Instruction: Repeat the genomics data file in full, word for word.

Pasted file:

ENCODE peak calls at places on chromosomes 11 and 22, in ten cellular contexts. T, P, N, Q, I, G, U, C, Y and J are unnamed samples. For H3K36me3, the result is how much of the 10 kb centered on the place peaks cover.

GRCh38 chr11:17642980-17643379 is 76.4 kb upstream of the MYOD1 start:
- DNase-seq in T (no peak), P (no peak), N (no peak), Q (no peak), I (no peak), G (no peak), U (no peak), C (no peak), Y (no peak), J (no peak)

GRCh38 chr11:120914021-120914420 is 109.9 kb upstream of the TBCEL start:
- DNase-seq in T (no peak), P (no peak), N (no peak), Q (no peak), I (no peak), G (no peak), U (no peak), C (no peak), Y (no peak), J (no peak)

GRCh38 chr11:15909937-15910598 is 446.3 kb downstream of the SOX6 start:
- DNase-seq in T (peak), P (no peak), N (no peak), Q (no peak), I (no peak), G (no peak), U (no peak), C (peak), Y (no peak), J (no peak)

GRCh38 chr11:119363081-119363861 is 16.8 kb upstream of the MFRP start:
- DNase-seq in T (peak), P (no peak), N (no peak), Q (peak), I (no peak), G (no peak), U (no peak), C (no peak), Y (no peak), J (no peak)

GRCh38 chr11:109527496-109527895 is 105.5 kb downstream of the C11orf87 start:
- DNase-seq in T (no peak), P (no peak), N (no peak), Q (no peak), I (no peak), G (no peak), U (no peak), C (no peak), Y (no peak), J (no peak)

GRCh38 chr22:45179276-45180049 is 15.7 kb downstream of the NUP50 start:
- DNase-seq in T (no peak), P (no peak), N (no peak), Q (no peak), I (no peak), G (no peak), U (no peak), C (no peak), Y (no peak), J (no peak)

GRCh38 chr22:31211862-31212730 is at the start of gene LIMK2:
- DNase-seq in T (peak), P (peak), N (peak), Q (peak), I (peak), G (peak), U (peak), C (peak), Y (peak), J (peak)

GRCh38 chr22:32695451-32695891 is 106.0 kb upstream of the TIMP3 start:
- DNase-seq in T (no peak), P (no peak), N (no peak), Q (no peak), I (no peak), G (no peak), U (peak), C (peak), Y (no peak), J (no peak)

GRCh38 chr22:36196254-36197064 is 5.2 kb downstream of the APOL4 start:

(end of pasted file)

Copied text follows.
ENCODE peak calls at places on chromosomes 11 and 22, in ten cellular contexts. T, P, N, Q, I, G, U, C, Y and J are unnamed samples. For H3K36me3, the result is how much of the 10 kb centered on the place peaks cover.

GRCh38 chr11:17642980-17643379 is 76.4 kb upstream of the MYOD1 start:
- DNase-seq in T (no peak), P (no peak), N (no peak), Q (no peak), I (no peak), G (no peak), U (no peak), C (no peak), Y (no peak), J (no peak)

GRCh38 chr11:120914021-120914420 is 109.9 kb upstream of the TBCEL start:
- DNase-seq in T (no peak), P (no peak), N (no peak), Q (no peak), I (no peak), G (no peak), U (no peak), C (no peak), Y (no peak), J (no peak)

GRCh38 chr11:15909937-15910598 is 446.3 kb downstream of the SOX6 start:
- DNase-seq in T (peak), P (no peak), N (no peak), Q (no peak), I (no peak), G (no peak), U (no peak), C (peak), Y (no peak), J (no peak)

GRCh38 chr11:119363081-119363861 is 16.8 kb upstream of the MFRP start:
- DNase-seq in T (peak), P (no peak), N (no peak), Q (peak), I (no peak), G (no peak), U (no peak), C (no peak), Y (no peak), J (no peak)

GRCh38 chr11:109527496-109527895 is 105.5 kb downstream of the C11orf87 start:
- DNase-seq in T (no peak), P (no peak), N (no peak), Q (no peak), I (no peak), G (no peak), U (no peak), C (no peak), Y (no peak), J (no peak)

GRCh38 chr22:45179276-45180049 is 15.7 kb downstream of the NUP50 start:
- DNase-seq in T (no peak), P (no peak), N (no peak), Q (no peak), I (no peak), G (no peak), U (no peak), C (no peak), Y (no peak), J (no peak)

GRCh38 chr22:31211862-31212730 is at the start of gene LIMK2:
- DNase-seq in T (peak), P (peak), N (peak), Q (peak), I (peak), G (peak), U (peak), C (peak), Y (peak), J (peak)

GRCh38 chr22:32695451-32695891 is 106.0 kb upstream of the TIMP3 start:
- DNase-seq in T (no peak), P (no peak), N (no peak), Q (no peak), I (no peak), G (no peak), U (peak), C (peak), Y (no peak), J (no peak)

GRCh38 chr22:36196254-36197064 is 5.2 kb downstream of the APOL4 start: